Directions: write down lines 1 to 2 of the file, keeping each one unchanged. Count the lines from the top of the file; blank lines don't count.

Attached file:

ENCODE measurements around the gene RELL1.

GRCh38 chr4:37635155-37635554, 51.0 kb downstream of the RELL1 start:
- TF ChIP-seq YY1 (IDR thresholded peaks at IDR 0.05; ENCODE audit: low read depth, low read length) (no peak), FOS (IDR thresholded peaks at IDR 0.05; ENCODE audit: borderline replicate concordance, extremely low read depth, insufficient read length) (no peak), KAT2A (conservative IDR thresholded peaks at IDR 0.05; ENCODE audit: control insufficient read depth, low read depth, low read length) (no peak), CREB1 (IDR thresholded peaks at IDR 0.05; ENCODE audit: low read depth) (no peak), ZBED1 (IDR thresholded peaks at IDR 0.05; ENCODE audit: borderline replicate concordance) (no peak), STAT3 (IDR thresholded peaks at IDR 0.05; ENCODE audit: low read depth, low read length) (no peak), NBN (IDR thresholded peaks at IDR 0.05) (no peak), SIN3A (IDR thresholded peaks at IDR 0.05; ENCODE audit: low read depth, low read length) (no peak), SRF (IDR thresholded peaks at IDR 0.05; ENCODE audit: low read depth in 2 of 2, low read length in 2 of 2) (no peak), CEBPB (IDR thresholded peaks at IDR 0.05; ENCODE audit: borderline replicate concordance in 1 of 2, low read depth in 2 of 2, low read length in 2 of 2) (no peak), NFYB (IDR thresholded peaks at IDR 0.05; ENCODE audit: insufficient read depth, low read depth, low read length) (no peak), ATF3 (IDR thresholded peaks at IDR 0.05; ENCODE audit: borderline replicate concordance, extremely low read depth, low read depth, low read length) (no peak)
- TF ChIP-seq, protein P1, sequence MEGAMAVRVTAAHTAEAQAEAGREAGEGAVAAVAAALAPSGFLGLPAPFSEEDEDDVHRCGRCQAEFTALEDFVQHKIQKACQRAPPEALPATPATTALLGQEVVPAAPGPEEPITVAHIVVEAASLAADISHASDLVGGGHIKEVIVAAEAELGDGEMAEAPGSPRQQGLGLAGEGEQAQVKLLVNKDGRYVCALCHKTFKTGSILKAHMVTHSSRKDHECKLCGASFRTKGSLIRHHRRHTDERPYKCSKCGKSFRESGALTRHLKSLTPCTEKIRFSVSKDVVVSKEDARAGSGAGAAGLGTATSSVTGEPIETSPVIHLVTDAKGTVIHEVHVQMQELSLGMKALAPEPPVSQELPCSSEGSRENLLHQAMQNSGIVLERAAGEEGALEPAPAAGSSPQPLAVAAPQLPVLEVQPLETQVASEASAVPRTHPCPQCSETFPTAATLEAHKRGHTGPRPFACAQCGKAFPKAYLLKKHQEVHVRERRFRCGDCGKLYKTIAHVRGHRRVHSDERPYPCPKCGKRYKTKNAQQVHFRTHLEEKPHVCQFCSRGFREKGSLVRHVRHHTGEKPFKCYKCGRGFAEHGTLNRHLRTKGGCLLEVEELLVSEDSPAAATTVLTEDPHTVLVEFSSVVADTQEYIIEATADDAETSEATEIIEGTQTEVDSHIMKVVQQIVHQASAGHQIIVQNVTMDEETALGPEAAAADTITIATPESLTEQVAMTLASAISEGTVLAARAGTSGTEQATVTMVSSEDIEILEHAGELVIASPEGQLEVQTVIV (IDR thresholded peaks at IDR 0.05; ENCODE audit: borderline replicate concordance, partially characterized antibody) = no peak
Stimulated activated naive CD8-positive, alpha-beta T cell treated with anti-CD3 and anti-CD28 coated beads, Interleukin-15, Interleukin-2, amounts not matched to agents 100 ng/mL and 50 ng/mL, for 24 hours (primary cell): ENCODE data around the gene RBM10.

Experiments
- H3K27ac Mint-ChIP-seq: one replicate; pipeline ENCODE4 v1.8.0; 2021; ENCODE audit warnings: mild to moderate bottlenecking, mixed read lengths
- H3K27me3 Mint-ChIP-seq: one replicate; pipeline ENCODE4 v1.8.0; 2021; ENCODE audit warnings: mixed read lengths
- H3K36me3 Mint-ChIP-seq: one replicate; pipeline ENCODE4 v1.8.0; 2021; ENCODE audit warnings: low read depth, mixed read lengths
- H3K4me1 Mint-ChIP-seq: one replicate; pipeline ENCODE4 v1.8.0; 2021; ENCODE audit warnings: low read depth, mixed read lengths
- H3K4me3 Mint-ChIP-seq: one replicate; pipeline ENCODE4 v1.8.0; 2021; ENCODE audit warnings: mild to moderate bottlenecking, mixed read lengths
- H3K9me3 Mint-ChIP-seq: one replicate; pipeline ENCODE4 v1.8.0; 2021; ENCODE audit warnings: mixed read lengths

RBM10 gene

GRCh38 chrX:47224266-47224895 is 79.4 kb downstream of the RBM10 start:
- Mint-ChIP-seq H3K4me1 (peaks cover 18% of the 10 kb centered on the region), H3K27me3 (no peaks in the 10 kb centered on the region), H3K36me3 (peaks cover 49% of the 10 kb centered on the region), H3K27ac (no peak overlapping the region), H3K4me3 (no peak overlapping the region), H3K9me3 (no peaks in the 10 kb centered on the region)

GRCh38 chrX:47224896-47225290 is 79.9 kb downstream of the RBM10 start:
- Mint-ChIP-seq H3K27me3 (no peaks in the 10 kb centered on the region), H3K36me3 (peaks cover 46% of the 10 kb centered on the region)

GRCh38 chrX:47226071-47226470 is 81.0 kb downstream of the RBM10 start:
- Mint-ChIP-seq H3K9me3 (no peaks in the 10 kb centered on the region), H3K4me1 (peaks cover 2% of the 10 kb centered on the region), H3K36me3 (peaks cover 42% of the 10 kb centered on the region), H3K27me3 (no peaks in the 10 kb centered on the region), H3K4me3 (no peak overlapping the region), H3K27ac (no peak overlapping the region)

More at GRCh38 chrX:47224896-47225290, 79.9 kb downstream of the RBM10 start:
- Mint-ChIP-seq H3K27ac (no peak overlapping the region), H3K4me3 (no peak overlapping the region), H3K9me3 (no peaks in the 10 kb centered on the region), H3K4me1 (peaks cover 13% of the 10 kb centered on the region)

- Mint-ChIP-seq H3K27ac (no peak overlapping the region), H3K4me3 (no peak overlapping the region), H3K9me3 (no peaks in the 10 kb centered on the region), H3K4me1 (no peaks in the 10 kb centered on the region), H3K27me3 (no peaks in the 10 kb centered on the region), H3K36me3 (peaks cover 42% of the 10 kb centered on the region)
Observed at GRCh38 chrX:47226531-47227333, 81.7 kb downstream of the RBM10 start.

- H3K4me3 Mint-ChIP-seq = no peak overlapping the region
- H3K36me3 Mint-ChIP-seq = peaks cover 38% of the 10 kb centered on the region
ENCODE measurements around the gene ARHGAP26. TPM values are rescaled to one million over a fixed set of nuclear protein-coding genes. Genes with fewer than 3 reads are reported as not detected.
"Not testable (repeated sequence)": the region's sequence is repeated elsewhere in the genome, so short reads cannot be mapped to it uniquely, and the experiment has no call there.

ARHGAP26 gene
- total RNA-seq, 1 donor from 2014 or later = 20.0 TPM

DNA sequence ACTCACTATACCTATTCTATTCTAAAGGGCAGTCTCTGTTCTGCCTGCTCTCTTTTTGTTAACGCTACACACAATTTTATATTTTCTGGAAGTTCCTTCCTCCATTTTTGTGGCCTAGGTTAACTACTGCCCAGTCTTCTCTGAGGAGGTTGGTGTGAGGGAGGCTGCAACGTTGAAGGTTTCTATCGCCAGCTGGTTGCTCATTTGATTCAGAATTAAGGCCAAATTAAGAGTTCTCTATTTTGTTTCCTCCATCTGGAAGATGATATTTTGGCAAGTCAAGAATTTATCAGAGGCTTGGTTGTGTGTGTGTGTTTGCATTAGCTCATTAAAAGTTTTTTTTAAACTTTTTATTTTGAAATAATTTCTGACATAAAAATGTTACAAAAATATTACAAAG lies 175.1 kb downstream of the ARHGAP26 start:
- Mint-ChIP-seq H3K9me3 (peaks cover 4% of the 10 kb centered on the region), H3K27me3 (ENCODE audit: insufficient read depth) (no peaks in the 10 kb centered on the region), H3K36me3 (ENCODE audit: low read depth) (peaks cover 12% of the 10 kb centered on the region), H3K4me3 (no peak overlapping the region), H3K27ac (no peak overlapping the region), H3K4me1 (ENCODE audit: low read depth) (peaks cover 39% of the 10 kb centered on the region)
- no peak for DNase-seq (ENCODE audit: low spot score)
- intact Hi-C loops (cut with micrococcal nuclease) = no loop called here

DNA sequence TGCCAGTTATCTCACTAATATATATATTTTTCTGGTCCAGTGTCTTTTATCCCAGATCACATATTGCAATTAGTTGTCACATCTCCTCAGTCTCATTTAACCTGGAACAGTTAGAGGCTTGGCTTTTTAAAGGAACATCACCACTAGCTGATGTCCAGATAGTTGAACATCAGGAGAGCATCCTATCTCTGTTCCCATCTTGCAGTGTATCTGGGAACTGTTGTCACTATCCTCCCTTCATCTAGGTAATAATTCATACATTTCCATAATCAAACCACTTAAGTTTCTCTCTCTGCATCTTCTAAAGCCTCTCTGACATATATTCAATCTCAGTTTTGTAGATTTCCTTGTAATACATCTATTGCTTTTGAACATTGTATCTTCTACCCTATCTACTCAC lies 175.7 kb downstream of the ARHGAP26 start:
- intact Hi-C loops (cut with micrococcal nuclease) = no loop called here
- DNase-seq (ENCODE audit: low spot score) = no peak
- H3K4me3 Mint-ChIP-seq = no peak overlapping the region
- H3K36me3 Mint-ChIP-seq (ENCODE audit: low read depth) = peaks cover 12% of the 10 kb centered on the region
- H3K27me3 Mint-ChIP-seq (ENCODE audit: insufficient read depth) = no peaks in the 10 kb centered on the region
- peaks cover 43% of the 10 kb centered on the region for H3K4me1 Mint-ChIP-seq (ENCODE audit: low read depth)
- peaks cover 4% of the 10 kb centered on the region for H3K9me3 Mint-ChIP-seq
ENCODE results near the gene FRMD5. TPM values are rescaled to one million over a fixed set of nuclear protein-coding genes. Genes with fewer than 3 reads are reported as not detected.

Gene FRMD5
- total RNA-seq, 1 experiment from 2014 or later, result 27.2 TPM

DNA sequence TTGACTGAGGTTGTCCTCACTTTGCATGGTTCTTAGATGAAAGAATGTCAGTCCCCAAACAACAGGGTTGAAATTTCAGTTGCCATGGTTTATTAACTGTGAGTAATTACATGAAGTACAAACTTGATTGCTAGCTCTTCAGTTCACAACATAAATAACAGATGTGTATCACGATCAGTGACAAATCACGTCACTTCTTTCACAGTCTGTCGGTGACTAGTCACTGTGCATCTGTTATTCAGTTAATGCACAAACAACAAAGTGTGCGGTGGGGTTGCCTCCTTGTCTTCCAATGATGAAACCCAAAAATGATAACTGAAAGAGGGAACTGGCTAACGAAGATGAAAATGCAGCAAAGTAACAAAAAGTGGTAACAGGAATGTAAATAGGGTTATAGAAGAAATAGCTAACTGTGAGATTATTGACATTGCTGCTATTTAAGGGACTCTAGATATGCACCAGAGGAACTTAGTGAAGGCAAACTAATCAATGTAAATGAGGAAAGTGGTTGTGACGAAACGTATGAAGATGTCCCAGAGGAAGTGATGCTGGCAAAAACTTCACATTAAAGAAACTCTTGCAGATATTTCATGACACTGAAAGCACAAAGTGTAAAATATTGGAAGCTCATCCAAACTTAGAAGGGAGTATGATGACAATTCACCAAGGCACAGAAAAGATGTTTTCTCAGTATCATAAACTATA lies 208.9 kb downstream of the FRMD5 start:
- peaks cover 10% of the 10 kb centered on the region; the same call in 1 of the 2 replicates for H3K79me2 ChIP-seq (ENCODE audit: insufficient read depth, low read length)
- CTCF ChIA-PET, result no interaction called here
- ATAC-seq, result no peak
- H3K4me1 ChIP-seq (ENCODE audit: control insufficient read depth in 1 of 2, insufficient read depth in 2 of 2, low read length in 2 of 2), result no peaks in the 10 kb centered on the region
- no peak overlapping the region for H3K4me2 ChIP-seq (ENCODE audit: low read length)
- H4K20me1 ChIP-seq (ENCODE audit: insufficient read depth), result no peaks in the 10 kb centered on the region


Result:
ENCODE measurements around the gene RELL1.

GRCh38 chr4:37635155-37635554, 51.0 kb downstream of the RELL1 start: